FIG. 5 illustrates a braid pattern 300 called a herringbone, regular braid pattern, in which one conductor strand passes under two polymeric strands then over two polymeric strands. Five conductor strands 302, 304, 306, 308 and 310 pass from the lower left to the upper right while four polymeric strands 303, 305, 307 and 309 pass from the lower right to the upper left. A conductor strand thus can pass through four different phases which repeat every four strands traveling from side to side, and from conductor to conductor. Conductor strand 302 and strand 310 are in the same phase with respect to the same polymeric strand, for example, strand 303. In this embodiment, there is the same number of conductor and polymeric strands wrapped helically about the center axis.

FIG. 6 illustrates another braid pattern 330, termed a “diamond pattern, full load.” In this pattern, five pairs of conductor strands 332, 334, 336, 338 and 340 pass from the lower left to the upper right. Four pairs of polymeric strands 333, 335, 337 and 339 pass from the lower right to the upper left. Each strand in a pair travels side-by-side in the same phase with its paired strand. In this embodiment, each pair of strands is in one of two phases, which repeat with every other pair of strands. Conductor strand pairs 332 and 334 are both in the same phase with respect to polymeric strand pair 333. In this embodiment, there are the same number of conductor strands and polymeric strands. In other embodiments, this relative number can vary, for example, with one conductor strand pair passing over a single polymeric strand then under a single polymeric strand, rather than a strand pair as shown in FIG. 6.

FIG. 7 illustrates another braid pattern 360, referred to as a diamond braid pattern. This pattern can also be referred to as a “diamond pattern, half.” In this pattern, a conductor strand passes under one polymeric strand then over one polymeric strand. As shown, conductor strands 362, 364, 366, 368 and 370 pass from the lower left to the upper right while polymeric strands 363, 365, 367 and 369 pass from the lower right to the upper left. In this example, the strands are in one of two phases with adjacent strands being out of phase with respect to each other.

FIG. 8 illustrates another braid pattern 370 having strands 372, 374, 376, 378 and 380 passing from the lower left to the upper right. Strands 373, 375, 377 and 379 pass from the lower right to the upper left, each strand passing over two then under two. An additional strand 371 is shown, which can be a conductor strand termed a triaxial fiber, a warp fiber, or a zero degree fiber. In some embodiments, the strands in the braid are polymeric strands and the zero degree strand is a conductor strand. In some embodiments, there is more than one zero degree conductor strand disposed about the braid, for example 2, 3, 4 or more zero degree conductor strands.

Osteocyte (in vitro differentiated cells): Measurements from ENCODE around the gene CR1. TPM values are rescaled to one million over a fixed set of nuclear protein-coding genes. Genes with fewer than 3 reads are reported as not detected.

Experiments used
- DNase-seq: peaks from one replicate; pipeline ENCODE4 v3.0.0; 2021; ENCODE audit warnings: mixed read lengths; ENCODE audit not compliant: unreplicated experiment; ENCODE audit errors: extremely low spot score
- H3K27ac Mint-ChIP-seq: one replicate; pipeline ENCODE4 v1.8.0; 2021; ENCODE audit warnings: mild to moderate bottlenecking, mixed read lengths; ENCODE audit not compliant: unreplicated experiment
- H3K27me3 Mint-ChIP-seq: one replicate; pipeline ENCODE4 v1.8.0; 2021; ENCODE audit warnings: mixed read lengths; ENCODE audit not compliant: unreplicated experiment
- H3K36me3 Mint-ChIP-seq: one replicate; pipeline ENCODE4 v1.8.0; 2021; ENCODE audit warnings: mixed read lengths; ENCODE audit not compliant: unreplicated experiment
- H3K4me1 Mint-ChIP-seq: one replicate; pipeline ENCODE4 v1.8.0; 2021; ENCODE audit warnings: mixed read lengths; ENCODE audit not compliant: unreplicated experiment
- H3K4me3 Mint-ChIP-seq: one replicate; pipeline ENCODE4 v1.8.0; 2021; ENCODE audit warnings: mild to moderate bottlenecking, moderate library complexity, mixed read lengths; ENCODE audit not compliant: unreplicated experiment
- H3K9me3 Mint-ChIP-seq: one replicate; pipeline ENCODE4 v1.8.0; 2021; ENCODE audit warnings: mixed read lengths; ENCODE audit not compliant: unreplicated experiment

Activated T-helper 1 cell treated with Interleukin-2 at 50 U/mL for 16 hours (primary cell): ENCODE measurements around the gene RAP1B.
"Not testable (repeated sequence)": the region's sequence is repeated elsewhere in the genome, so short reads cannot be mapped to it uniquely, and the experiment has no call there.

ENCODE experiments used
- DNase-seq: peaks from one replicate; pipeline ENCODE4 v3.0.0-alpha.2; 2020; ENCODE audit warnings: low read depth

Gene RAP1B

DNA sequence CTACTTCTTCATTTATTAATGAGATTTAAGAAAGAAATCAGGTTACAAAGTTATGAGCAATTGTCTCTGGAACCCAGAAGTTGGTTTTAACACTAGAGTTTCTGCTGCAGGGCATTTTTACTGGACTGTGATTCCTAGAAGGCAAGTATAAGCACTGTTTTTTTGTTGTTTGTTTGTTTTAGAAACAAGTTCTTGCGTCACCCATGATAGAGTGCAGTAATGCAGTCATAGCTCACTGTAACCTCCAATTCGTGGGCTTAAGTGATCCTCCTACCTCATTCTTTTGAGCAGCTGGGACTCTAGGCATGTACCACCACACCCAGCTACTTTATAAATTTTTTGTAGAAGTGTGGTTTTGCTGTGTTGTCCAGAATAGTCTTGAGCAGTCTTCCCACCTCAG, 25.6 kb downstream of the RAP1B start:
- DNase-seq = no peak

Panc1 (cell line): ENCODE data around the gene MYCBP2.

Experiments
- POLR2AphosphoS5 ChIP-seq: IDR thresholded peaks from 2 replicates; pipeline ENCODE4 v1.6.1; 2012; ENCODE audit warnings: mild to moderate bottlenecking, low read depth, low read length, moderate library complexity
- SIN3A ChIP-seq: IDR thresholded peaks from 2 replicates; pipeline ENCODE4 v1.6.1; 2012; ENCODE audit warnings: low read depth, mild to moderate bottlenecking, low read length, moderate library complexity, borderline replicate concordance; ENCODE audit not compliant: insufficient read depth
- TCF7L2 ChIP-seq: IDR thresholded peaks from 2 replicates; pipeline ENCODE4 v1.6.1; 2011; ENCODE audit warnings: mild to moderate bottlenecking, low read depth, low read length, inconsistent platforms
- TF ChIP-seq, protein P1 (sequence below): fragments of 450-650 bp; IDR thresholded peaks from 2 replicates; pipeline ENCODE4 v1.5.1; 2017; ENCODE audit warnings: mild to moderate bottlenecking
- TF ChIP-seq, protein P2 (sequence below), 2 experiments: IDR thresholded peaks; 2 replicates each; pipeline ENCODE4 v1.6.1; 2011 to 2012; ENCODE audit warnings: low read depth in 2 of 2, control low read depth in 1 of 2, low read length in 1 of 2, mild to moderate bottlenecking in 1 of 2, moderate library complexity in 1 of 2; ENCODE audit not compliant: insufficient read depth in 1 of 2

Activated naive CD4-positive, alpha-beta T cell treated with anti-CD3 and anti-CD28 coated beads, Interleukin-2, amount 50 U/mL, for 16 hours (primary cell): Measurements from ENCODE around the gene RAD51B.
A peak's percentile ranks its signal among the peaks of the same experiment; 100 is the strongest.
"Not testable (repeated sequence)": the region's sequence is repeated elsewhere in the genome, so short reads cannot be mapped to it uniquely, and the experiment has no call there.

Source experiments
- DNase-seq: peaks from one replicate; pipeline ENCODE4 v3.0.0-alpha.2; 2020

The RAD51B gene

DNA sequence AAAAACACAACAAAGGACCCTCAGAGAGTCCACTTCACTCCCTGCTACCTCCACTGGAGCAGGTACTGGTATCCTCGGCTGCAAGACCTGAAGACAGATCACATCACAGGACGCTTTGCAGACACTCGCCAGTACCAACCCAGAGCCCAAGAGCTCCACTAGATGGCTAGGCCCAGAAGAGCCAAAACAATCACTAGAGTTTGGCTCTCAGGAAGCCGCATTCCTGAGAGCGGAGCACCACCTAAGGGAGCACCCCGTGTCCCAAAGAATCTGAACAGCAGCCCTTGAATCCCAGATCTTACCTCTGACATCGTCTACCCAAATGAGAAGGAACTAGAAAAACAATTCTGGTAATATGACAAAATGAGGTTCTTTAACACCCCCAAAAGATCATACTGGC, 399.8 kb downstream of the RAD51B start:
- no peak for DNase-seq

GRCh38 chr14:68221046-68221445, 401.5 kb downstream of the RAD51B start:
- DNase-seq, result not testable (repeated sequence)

In the braided embodiments, the braid maintains the spacing from one conductor to another. In some embodiments, the braiding is performed over a mandrel, for example, a TEFLON® coated mandrel. Tubing can be placed over the braid. The tubing and polymer may be formed of the same or similar materials, for example, a thermoplastic polymeric material. The tubing having the braided polymer and insulated conductor strands within can be placed in a heat shrink tubing or other structure and a reflow operation performed. The polymer strands and the outer tubing can become one, which may reduce the profile of the lead body.

In some embodiments of the invention, the conductors and polymer strands are braided over a mandrel and the mandrel later removed, sometimes after further joining the insulated conductors and polymer strands with a reflow step. A lumen may remain in such embodiments. In other embodiments, the strands are braided over a solid shaft, for example, a polymer or metal shaft, which remains after the braiding and any reflow. In still another embodiment, the strands are braided over a tube having a lumen, which may remain after any reflow step to provide a lumen.

The polymer strands may be formed of a biocompatible material, for example, polyester. Some polymer strands are round and have about a 0.005 inch O.D., while the insulated conductors have about a 0.006 inch O.D. and include seven filaments.

It is appreciated that various modifications to the inventive concepts described herein may be apparent to those of ordinary skill in the art without departing from the scope of the present invention as defined by the appended claims.

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Referenced by
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US8644953 *Aug 10, 2012Feb 4, 2014Greatbatch Ltd.Lead with braided reinforcement
Classifications
U.S. Classification607/116
International ClassificationA61N1/372
Cooperative ClassificationA61N1/0551, A61N1/05
European ClassificationA61N1/05, A61N1/05L
Legal Events
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Sep 23, 2013ASAssignment
Owner name: MANUFACTURERS AND TRADERS TRUST COMPANY (AS ADMINI
Effective date: 20130920
Free format text: GRANT OF SECURITY INTEREST;ASSIGNORS:GREATBATCH LTD;ELECTROCHEM SOLUTIONS, INC.;NEURONEXUS TECHNOLOGIES, INC.;AND OTHERS;REEL/FRAME:031290/0278
Jun 12, 2012CCCertificate of correction
Jan 6, 2009ASAssignment
Owner name: GREATBATCH LTD., NEW YORK
Free format text: ASSIGNMENT OF ASSIGNORS INTEREST;ASSIGNOR:QUAN EMERTEQ CORP.;REEL/FRAME:022063/0692
Effective date: 20081230
Owner name: GREATBATCH LTD.,NEW YORK
Free format text: ASSIGNMENT OF ASSIGNORS INTEREST;ASSIGNOR:QUAN EMERTEQ CORP.;REEL/FRAME:22063/692
Feb 4, 2008ASAssignment
Owner name: QUAN EMERTEQ CORP., MINNESOTA
Free format text: ASSIGNMENT OF ASSIGNORS INTEREST;ASSIGNORS:SWOYER, JOHN M.;FARRELL, RICHARD M.;FARRELL, BRIAN K.;REEL/FRAME:020458/0738;SIGNING DATES FROM 20080121 TO 20080128
Free format text: ASSIGNMENT OF ASSIGNORS INTEREST;ASSIGNORS:SWOYER, JOHN M.;FARRELL, RICHARD M.;FARRELL, BRIAN K.;SIGNING DATES FROM 20080121 TO 20080128;REEL/FRAME:020458/0738